When my wonderful claw-foot tub leaked onto the occupants of the room below, the two repair-crew guys who showed up grinned and shrugged after some futile work: That’s kind of the way this place is, they said. The only other available room was infested with bats, and smelled like it, I was told. It was a great stay, just the same.
Boat and foot to a glacier
The Many Glacier Hotel is also the start of one of the park’s most popular hikes, to Grinnell Glacier. The 8- or 10-mile hike is strenuous, though less so than the Siyeh Pass Trail, and the payoff is that you can get within a stone’s toss of the glacier itself, the surface area of which is more than twice Sexton’s.
I embarked with a ranger-guided group on Chief Two Guns — a trim 45-foot boat, built locally and hauled up here somehow 50 years ago — for a quick trip over Swiftcurrent Lake. Then came a short walk to another boat, the even older Morning Eagle, across Lake Josephine to the trailhead. The boat moved past a shifting panorama of jagged rock faces, slender waterfalls, and high above, the destination glacier. The trail is often crowded, but that scarcely registers in these surroundings. Hikers stop to catch a breath and find it taken again by the view out over the string of lakes, far below, fed by Grinnell’s meltwater. Connected by cascades, each lake is a deeper blue than the one above.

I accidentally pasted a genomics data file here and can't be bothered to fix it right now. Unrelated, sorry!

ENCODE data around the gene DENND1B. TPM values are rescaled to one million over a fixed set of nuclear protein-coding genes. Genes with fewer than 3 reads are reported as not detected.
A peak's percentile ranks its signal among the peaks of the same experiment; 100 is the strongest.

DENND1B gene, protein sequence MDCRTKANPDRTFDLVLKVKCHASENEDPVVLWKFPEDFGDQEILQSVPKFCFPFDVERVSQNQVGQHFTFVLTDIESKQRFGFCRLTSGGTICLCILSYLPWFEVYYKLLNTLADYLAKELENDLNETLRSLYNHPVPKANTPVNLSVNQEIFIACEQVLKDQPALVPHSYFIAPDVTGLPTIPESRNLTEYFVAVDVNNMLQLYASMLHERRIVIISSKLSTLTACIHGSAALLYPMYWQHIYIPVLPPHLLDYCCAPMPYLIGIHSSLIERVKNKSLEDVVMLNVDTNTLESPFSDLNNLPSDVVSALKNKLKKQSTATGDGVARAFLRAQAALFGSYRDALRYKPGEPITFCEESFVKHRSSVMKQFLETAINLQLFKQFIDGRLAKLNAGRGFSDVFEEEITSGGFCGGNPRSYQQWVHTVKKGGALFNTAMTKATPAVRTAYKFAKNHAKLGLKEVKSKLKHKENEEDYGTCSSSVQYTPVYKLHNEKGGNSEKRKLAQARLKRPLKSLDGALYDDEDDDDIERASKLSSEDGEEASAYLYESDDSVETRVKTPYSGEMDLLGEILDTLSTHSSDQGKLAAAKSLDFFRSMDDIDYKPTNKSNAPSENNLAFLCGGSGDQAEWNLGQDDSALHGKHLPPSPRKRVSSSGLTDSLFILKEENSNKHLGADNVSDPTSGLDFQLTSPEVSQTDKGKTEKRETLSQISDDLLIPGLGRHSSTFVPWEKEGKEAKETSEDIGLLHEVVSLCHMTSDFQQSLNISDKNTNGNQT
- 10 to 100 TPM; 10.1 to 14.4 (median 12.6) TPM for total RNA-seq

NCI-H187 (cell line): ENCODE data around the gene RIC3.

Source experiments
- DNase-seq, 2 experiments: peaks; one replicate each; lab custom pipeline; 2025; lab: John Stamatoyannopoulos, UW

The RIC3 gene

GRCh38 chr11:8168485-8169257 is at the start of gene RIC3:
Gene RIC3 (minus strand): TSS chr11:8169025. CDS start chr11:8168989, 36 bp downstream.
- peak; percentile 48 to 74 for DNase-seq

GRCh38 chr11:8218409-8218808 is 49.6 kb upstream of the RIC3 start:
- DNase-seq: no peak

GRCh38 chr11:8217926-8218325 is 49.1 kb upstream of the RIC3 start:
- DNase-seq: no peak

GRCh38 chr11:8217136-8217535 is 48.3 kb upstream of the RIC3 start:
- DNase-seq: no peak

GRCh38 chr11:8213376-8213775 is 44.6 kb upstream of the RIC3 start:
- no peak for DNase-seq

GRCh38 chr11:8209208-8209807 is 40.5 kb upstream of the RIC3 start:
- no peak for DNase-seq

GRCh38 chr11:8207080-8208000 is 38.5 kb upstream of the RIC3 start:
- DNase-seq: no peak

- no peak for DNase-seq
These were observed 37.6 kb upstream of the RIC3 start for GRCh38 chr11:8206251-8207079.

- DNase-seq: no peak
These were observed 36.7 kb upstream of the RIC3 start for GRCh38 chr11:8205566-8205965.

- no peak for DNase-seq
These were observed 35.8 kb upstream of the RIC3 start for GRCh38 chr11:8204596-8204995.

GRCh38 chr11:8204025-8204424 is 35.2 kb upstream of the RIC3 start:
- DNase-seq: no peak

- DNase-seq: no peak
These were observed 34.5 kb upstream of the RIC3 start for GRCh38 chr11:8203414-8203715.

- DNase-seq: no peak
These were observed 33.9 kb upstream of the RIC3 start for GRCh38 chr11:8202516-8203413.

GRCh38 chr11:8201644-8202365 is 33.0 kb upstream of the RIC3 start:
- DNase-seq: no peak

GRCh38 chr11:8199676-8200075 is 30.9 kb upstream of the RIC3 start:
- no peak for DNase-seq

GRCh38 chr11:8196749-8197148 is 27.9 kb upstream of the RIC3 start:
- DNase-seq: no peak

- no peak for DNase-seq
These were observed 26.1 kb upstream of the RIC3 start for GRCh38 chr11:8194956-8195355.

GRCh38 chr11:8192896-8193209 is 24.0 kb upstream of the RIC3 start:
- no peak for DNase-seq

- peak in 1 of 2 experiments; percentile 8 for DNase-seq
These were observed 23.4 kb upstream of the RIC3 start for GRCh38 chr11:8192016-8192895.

After three hours of steady ascent and a final quarter-mile of hard climbing, the trail ends at the foot of the glacier and an iceberg-studded, expanding lake. The lake does not appear on old maps, according to the ranger. It is a byproduct of the fact that Grinnell’s surface is 40 percent smaller than a half-century ago.
Above the lake, the glacier is a wide, tilted skirt of ice whose hem you can almost touch, brilliant under the sun even when it’s dirty with windblown grit by the end of the season. It seems immense, too big to disappear, and nearly crowds everything else from consciousness. The ranger said that until a few seasons back you could walk out onto the lower edge of it, which is too thin now to bear human weight safely.
And a question hangs up there with the remnant glacier, which may soon be converted to a few patches of ice: What comes next?